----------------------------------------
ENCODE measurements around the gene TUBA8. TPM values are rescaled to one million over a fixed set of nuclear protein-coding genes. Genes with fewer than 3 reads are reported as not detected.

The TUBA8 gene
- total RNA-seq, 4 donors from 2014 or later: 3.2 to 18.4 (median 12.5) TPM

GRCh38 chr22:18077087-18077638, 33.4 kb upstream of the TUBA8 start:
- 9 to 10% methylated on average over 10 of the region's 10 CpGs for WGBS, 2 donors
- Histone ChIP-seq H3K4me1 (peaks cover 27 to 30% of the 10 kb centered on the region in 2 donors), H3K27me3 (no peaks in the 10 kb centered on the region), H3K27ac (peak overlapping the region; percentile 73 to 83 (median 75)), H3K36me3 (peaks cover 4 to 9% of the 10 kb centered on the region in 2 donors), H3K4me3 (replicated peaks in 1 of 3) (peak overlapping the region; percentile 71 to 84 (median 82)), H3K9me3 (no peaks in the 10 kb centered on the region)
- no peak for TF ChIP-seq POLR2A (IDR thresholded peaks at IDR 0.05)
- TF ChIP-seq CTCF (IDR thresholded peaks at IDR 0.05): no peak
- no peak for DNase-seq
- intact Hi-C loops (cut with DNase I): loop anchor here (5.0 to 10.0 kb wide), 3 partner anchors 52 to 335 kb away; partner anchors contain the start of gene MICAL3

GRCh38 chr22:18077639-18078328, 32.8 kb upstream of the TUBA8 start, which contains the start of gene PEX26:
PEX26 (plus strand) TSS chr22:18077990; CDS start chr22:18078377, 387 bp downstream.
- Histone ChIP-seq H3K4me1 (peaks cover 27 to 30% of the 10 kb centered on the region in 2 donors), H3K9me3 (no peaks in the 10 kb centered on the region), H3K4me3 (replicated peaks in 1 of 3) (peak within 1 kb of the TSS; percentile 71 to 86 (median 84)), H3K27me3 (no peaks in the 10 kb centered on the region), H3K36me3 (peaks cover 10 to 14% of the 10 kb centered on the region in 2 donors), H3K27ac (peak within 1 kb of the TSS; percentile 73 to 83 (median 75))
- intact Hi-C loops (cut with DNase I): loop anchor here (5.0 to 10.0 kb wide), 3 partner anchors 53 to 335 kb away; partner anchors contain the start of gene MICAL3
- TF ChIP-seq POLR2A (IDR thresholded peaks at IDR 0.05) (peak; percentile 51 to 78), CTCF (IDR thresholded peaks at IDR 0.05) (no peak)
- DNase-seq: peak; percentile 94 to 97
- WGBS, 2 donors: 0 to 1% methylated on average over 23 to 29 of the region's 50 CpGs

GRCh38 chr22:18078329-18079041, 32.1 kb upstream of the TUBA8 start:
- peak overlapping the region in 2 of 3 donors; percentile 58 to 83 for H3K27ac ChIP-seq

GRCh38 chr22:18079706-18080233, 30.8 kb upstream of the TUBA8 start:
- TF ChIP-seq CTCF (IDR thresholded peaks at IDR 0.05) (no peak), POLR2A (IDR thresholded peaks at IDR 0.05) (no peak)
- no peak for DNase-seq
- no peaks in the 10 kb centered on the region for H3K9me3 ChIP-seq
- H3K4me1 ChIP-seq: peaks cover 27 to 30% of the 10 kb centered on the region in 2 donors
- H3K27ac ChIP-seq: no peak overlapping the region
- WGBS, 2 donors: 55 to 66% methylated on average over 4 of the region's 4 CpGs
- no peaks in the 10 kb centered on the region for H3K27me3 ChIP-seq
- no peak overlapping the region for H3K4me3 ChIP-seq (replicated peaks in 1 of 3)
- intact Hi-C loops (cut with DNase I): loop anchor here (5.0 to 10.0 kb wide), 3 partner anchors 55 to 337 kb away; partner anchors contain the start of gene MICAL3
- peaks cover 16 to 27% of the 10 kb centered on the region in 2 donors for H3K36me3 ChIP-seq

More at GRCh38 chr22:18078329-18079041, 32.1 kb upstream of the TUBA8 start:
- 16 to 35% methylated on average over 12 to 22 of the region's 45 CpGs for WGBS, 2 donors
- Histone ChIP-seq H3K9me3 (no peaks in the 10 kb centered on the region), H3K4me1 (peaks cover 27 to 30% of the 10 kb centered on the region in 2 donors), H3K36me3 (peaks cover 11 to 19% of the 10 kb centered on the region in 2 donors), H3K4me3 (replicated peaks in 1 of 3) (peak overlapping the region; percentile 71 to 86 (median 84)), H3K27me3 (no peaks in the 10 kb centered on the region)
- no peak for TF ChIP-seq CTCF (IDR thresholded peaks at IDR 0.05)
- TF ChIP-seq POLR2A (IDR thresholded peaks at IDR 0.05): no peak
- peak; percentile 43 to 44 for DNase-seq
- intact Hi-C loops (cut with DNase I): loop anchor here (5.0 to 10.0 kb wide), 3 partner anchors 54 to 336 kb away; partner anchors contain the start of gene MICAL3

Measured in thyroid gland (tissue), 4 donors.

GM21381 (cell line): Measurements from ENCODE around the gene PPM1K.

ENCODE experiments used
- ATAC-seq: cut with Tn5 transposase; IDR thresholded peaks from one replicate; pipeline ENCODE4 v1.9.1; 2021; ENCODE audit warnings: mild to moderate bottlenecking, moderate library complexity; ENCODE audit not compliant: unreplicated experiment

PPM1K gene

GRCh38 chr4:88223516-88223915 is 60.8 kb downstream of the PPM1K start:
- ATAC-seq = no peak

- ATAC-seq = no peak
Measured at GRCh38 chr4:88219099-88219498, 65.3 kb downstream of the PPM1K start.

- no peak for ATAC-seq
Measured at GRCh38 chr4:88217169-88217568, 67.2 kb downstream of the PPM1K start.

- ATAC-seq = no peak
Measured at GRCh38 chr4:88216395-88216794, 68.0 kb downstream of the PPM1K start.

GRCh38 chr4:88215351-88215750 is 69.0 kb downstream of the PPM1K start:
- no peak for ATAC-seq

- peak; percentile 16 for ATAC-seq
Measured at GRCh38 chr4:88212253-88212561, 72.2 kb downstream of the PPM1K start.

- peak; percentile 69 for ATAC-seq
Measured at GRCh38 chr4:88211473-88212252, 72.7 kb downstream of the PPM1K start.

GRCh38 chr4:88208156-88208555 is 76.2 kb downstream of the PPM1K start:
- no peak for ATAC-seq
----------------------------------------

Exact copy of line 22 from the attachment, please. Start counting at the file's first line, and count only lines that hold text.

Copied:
- no peak for DNase-seq